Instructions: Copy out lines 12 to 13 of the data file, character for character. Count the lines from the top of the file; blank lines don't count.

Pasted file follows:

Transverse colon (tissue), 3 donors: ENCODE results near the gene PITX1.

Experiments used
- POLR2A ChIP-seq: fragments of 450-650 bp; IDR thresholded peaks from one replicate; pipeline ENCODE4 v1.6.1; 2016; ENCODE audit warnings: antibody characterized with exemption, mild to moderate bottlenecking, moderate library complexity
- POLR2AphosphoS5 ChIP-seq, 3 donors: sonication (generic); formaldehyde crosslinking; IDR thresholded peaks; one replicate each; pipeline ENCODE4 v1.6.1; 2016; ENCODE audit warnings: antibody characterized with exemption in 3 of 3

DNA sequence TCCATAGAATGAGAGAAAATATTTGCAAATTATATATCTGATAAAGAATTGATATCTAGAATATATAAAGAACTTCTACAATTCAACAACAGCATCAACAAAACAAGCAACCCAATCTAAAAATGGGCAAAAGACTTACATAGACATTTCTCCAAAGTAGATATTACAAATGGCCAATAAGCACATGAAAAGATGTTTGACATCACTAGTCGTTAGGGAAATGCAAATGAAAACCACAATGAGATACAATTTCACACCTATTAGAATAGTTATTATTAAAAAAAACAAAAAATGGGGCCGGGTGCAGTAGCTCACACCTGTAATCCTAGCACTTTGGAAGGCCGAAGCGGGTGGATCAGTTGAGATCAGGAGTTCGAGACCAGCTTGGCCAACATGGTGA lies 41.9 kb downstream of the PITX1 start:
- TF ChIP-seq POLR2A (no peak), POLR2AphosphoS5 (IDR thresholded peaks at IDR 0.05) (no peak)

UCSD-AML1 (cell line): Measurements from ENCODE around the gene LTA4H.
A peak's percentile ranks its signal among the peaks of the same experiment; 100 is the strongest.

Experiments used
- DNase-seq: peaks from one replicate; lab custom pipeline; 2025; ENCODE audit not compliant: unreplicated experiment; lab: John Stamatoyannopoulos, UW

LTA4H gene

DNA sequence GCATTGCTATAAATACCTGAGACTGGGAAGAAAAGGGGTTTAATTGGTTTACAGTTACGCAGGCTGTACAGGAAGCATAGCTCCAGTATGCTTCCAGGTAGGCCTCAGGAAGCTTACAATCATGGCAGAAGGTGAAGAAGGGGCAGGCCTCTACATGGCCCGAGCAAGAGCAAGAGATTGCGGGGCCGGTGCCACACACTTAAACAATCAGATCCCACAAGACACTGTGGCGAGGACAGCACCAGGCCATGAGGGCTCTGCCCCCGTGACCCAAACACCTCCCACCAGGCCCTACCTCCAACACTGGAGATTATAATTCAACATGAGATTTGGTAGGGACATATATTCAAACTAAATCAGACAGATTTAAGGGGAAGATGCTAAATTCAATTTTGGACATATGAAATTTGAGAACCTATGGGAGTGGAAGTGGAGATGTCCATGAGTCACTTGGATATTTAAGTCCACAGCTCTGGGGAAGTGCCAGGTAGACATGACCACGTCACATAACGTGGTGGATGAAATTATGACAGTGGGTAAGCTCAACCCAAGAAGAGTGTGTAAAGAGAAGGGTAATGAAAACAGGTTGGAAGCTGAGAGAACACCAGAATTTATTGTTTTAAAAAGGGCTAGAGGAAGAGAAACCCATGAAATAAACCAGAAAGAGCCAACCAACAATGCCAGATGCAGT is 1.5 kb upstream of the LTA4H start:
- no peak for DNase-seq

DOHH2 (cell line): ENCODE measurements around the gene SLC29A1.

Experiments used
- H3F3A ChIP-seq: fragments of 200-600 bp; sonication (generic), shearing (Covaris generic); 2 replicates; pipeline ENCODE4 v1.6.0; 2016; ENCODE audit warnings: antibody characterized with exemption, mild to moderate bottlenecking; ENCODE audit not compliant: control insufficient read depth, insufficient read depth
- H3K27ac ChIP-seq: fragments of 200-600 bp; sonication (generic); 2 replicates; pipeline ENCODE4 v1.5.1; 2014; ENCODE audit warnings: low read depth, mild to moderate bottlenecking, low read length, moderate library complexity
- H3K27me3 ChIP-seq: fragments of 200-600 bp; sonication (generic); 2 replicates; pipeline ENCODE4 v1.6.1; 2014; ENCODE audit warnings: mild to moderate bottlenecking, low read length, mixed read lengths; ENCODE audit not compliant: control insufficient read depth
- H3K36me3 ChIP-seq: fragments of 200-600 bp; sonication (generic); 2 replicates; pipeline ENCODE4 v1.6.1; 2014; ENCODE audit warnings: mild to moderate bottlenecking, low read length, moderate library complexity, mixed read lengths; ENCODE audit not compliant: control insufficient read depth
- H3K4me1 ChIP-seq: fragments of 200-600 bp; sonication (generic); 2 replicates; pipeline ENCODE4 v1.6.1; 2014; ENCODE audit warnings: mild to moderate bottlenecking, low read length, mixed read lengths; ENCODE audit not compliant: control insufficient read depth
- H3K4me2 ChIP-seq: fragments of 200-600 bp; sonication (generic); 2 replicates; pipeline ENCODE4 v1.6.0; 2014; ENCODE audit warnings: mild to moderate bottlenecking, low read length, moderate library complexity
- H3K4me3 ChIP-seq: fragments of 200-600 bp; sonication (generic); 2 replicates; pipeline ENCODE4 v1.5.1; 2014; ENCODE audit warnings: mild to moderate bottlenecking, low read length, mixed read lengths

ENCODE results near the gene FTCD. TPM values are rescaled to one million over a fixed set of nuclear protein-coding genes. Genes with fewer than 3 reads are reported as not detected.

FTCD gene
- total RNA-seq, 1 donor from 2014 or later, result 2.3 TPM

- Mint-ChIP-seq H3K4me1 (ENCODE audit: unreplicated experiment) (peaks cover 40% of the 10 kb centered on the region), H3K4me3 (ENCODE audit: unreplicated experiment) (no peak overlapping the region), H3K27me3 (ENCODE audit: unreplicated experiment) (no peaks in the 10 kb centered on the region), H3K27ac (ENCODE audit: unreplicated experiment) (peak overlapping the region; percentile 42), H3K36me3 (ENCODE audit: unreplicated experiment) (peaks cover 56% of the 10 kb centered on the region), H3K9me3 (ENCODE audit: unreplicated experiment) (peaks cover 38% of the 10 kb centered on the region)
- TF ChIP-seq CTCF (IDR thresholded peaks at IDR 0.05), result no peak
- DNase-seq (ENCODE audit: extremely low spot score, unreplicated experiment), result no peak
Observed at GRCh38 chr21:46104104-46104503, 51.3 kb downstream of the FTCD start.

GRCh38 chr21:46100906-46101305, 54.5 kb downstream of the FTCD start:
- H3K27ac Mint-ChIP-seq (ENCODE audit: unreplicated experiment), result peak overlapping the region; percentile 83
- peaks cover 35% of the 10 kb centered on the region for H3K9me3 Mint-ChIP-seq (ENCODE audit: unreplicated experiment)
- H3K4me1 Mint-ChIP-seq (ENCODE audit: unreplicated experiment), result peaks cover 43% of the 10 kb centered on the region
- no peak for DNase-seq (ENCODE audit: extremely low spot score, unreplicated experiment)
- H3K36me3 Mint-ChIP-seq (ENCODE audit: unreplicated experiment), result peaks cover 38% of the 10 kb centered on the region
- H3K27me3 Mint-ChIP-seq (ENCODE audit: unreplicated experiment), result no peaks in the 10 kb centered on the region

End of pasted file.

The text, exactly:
DNA sequence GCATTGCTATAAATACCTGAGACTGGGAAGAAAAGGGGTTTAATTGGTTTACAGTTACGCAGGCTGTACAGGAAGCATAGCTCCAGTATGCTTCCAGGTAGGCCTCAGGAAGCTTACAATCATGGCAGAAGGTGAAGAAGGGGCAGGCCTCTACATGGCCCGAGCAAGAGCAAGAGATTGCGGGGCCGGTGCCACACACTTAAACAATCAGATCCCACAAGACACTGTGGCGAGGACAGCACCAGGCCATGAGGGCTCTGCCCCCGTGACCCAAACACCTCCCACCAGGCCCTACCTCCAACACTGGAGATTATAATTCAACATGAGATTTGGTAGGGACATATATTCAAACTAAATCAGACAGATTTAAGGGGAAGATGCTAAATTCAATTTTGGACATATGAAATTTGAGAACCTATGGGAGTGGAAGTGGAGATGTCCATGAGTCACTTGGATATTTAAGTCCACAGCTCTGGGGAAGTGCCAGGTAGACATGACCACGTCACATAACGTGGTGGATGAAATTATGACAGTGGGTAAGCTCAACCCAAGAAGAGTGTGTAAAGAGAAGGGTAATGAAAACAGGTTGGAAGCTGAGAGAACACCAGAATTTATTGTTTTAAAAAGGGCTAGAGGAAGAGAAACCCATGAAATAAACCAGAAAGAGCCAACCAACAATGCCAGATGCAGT is 1.5 kb upstream of the LTA4H start:
- no peak for DNase-seq